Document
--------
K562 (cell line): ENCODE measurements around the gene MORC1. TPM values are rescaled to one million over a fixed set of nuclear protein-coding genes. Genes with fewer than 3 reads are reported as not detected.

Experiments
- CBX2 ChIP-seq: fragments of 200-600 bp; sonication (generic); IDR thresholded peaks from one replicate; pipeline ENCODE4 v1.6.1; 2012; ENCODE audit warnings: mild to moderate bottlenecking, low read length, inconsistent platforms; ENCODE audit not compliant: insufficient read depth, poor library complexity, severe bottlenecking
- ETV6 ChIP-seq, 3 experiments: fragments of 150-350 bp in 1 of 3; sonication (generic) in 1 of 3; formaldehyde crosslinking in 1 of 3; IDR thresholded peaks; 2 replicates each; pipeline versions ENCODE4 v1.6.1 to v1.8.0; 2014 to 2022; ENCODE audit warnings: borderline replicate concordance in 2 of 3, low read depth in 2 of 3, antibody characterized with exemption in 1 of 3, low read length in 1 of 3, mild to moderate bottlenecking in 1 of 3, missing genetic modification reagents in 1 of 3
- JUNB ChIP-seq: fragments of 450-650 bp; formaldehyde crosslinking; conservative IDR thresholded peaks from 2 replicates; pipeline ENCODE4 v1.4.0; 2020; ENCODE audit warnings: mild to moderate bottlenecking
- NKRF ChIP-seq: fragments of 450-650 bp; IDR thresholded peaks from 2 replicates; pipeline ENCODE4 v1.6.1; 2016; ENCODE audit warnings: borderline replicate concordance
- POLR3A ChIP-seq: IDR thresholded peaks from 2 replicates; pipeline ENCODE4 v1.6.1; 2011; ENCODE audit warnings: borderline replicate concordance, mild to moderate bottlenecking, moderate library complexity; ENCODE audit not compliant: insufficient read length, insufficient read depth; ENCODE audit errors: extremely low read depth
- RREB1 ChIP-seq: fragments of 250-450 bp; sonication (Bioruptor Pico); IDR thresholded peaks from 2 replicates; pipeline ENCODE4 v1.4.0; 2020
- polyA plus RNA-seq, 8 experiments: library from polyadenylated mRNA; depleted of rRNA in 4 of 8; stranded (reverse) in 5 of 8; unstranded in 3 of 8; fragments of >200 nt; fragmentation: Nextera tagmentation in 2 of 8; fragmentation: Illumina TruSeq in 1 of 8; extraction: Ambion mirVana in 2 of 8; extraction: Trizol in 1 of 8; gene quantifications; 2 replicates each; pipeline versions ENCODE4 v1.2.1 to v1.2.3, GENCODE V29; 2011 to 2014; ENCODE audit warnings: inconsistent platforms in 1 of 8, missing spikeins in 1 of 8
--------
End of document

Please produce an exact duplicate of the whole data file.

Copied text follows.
K562 (cell line): ENCODE measurements around the gene MORC1. TPM values are rescaled to one million over a fixed set of nuclear protein-coding genes. Genes with fewer than 3 reads are reported as not detected.

Experiments
- CBX2 ChIP-seq: fragments of 200-600 bp; sonication (generic); IDR thresholded peaks from one replicate; pipeline ENCODE4 v1.6.1; 2012; ENCODE audit warnings: mild to moderate bottlenecking, low read length, inconsistent platforms; ENCODE audit not compliant: insufficient read depth, poor library complexity, severe bottlenecking
- ETV6 ChIP-seq, 3 experiments: fragments of 150-350 bp in 1 of 3; sonication (generic) in 1 of 3; formaldehyde crosslinking in 1 of 3; IDR thresholded peaks; 2 replicates each; pipeline versions ENCODE4 v1.6.1 to v1.8.0; 2014 to 2022; ENCODE audit warnings: borderline replicate concordance in 2 of 3, low read depth in 2 of 3, antibody characterized with exemption in 1 of 3, low read length in 1 of 3, mild to moderate bottlenecking in 1 of 3, missing genetic modification reagents in 1 of 3
- JUNB ChIP-seq: fragments of 450-650 bp; formaldehyde crosslinking; conservative IDR thresholded peaks from 2 replicates; pipeline ENCODE4 v1.4.0; 2020; ENCODE audit warnings: mild to moderate bottlenecking
- NKRF ChIP-seq: fragments of 450-650 bp; IDR thresholded peaks from 2 replicates; pipeline ENCODE4 v1.6.1; 2016; ENCODE audit warnings: borderline replicate concordance
- POLR3A ChIP-seq: IDR thresholded peaks from 2 replicates; pipeline ENCODE4 v1.6.1; 2011; ENCODE audit warnings: borderline replicate concordance, mild to moderate bottlenecking, moderate library complexity; ENCODE audit not compliant: insufficient read length, insufficient read depth; ENCODE audit errors: extremely low read depth
- RREB1 ChIP-seq: fragments of 250-450 bp; sonication (Bioruptor Pico); IDR thresholded peaks from 2 replicates; pipeline ENCODE4 v1.4.0; 2020
- polyA plus RNA-seq, 8 experiments: library from polyadenylated mRNA; depleted of rRNA in 4 of 8; stranded (reverse) in 5 of 8; unstranded in 3 of 8; fragments of >200 nt; fragmentation: Nextera tagmentation in 2 of 8; fragmentation: Illumina TruSeq in 1 of 8; extraction: Ambion mirVana in 2 of 8; extraction: Trizol in 1 of 8; gene quantifications; 2 replicates each; pipeline versions ENCODE4 v1.2.1 to v1.2.3, GENCODE V29; 2011 to 2014; ENCODE audit warnings: inconsistent platforms in 1 of 8, missing spikeins in 1 of 8